Despite all of this, trying to find a legislator who thinks a ban isn't at least worth looking at (and will say so) is getting harder and harder, while the other side of the argument is rapidly gaining momentum. The Hill is keeping a tally of which legislators have signaled support for a travel ban; so far it includes, 72 House members and 14 senators. Fourteen legislators -- all Democrats -- have come out against a ban. Ex-Rep. Ron Paul, a physician, has said that calls for a ban seem "politically motivated."
The swell of support for a ban is indeed driven by polling numbers, fear and the impending election more than by science or logic -- as are most reactions to the threat of Ebola in the United States so far.
A recent Washington Post/ABC News poll showed that 67 percent support travel restrictions on those traveling from West Africa. A few schools that were accepting students from Africa -- even countries far away from Liberia or Sierra Leone -- have closed after mounting complaints from parents. A few universities have canceled plans for journalists -- who were in Liberia reporting -- to visit their campuses. In situations like these, fear can outweigh even the most compelling factual arguments.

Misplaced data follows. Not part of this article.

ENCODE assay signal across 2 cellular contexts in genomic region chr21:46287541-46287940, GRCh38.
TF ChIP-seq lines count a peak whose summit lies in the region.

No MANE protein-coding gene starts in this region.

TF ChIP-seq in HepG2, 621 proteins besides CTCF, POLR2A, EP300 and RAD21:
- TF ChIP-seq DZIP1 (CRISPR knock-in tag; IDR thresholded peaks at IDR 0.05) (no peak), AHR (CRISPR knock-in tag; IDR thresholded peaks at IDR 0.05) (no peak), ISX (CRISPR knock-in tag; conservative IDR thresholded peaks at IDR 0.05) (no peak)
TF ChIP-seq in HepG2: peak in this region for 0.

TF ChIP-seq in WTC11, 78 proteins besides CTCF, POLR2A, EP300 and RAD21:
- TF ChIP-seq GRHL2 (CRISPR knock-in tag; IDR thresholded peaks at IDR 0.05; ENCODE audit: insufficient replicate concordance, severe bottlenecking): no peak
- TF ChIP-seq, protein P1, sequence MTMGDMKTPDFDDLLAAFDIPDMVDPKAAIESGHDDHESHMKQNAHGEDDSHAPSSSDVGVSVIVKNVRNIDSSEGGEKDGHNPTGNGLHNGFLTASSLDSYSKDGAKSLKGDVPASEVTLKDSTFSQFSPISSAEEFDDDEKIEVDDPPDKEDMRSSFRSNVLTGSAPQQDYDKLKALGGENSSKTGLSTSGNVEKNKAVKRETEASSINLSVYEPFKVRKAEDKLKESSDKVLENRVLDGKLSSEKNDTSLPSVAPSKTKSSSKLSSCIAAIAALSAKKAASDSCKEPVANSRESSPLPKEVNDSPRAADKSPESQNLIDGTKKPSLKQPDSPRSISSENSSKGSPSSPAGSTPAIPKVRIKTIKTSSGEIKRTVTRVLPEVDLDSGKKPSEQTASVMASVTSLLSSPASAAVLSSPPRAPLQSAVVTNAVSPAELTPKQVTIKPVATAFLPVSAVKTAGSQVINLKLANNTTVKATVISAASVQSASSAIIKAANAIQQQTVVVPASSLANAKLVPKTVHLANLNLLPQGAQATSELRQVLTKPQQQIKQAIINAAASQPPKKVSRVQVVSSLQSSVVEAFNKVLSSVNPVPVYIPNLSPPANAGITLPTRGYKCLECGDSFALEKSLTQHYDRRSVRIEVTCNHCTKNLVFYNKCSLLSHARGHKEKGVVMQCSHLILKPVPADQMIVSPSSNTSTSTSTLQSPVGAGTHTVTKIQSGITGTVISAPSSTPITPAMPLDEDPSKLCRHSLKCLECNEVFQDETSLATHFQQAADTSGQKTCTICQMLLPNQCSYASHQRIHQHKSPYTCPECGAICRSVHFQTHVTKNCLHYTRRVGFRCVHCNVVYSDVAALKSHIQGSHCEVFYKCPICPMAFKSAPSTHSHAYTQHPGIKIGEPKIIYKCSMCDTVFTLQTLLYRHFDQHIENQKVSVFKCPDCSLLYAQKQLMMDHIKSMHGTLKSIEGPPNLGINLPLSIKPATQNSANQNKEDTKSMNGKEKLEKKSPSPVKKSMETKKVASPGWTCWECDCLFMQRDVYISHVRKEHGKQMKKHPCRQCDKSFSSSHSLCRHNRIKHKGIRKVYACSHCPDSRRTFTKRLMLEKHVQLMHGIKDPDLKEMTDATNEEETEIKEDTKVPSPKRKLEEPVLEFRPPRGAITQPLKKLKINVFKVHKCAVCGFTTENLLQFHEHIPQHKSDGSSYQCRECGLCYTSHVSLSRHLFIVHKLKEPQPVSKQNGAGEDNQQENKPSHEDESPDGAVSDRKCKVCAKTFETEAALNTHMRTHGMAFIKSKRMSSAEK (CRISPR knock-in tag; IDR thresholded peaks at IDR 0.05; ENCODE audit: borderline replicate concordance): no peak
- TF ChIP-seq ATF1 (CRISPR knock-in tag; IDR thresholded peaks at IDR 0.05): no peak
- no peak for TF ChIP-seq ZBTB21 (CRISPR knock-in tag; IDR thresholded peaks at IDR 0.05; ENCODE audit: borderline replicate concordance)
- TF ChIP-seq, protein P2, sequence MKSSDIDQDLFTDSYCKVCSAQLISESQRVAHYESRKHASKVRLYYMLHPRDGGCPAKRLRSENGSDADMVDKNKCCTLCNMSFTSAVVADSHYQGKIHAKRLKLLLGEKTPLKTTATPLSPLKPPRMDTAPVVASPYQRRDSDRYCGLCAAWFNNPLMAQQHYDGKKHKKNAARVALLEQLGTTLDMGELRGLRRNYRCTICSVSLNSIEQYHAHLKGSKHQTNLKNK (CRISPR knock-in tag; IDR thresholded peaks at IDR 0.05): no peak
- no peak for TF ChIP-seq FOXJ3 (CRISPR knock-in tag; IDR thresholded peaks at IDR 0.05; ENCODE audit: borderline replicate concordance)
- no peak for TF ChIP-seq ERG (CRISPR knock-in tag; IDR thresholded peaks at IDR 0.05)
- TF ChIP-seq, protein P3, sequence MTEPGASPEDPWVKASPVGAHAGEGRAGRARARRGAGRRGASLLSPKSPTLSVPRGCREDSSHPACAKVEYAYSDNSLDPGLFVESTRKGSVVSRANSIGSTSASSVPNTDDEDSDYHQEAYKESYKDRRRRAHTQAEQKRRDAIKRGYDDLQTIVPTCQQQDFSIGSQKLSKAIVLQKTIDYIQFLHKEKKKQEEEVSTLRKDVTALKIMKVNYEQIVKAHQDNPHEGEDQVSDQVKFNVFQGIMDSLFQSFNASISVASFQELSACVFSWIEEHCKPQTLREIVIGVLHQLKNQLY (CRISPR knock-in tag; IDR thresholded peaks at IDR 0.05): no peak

In addition, there's undoubtedly a contingent of lawmakers worried about what happens if the disease spreads in the United States and they didn't do what the public was asking for. You don't want to be on the wrong side of public opinion or history; better to be exceedingly cautious.
And although the United States has not yet banned visitors from West Africa, plenty of other countries have, giving additional ammunition to those who are advocating for stricter travel measures. Many countries in Africa -- especially those that border the affected countries -- have instituted entry restrictions. (International SOS has a complete list of travel restrictions, and the Associated Press has an in-depth look at what countries that don't have a ban are doing to prevent the spread of Ebola.) Air France and British Airways no longer offer flights to Sierra Leone or Liberia.
If the United States does announce additional travel restrictions -- and if any more people in the United States come down with the illness, the growing political cacophony might become more difficult to ignore. It's very likely we'd see a cascade of restrictions across the world, as fear ramped up internationally.
Other results -- like actually stopping people from West Africa from entering the United States -- seem less certain.